Two PAR lights can be found in the Dungeon. They are controllable by the Mac Mini using a program called LightKey which adds more atmosphere during telematic performances. The new fadable LED room lighting also provides an even white light for optimal use of the green screen.

An external Linux server has been set up to run JackTrip, which can become part of the MCT project for future students and be expanded for testing and production use of software that is otherwise difficult to have run on UiO networks due to network and permission constraints.

Demonstration and Achieved Objective

For our demo we used a connection between the Portal and the Dungeon using JackTrip for streaming audio. The result was something one could consider a telematic performance. Upstairs, Anders played the piano and then drums, while downstairs, Henrik played drums on his OP-1 and Leigh contributed with some synth bass. Everything was routed to Zoom through the Mackie mixer. It was done on the fly as the break before our presentation got halved from ten to five minutes, so we weren’t able check our sound and levels properly. And yes, it’s fair to say that we maybe should have done this way before, but we tried and this ended up being our backup solution. What we meant to do was to use LoLa between the portals, but for some reason we weren’t able to hear the sound that was being sent from the portals. Luckily, we managed to get JackTrip up and running at the last minute and here is what we played.

Live Demo over JackTrip.

Deliverables and Documentation

The main and most obvious deliverable for this project was the room itself, evolving from something a bit more than a storage space to an aesthetically pleasant room with high quality audio-visual technologies ready to be used for extended classroom, telematic performance and other use cases.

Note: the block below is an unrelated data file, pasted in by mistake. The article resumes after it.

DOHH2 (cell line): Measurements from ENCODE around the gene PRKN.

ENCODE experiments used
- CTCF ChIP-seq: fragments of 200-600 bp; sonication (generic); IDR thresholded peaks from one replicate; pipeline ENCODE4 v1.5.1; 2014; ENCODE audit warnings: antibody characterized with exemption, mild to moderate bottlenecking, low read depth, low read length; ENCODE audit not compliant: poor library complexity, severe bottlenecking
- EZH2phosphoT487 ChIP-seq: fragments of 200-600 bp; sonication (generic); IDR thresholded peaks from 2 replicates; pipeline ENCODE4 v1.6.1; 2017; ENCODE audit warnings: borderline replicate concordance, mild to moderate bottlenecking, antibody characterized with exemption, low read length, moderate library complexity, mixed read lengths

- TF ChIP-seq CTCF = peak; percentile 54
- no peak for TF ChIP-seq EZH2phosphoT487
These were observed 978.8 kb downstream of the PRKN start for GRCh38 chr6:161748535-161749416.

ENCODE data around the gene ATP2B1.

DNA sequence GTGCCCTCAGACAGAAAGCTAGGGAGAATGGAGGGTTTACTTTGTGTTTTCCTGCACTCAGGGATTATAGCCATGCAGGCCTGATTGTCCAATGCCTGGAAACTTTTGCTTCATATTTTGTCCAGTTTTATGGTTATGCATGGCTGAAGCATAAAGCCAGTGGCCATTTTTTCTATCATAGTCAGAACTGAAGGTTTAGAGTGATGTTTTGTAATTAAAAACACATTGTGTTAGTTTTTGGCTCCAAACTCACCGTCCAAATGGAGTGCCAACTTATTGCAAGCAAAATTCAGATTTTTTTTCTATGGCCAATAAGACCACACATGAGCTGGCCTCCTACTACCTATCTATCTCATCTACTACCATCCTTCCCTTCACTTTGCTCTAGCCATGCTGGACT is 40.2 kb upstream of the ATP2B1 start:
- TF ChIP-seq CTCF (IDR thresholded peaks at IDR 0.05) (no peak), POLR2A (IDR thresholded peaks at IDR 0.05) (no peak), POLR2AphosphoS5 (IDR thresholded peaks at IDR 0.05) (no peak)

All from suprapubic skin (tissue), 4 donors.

Before …

Our first glance at the videolab.

Conceptualization …

Conceptualization of the Dungeon.

After …

The Dungeon today.

After considering which of the available equipment would fit with the functionalities we had in mind, we took some time to design the room in 2D and 3D sketches. We presented the final conceptualisation in our proposal and after receiving the go from our external partner we started the implementation of IMV’s second portal - by installing software applications, network services and configurations, and setting up communication channels through Zoom, LoLa and JackTrip.

All through the project we tested and troubleshooted the functionalities of the room to maximize the benefits of the room and its use cases. We decided to focus on an extended classroom setup, with a main and alternative Zoom connections, and a telematic performance setup using audio connection through LoLa and/or Jacktrip. In Subsection 3.5.B of the user manual you can find some details and diagrams about three possible telematic connections.

In the Dungeon there are three quick setup guides for using Zoom and LoLa printed and displayed on the wall so that anyone going in can immediately start using the available facilities. To facilitate a quicker understanding of how to operate the mixer, the audio diagram and mixer chart can be found displayed on the wall near it. For anyone interested in more details about the functionalities of the room, check out our user manual - that’s where you can find instructions for using the audio-visual technologies, audio, video and network diagrams, quick setup guides, and some tips and tricks.

Enjoy the Dungeon!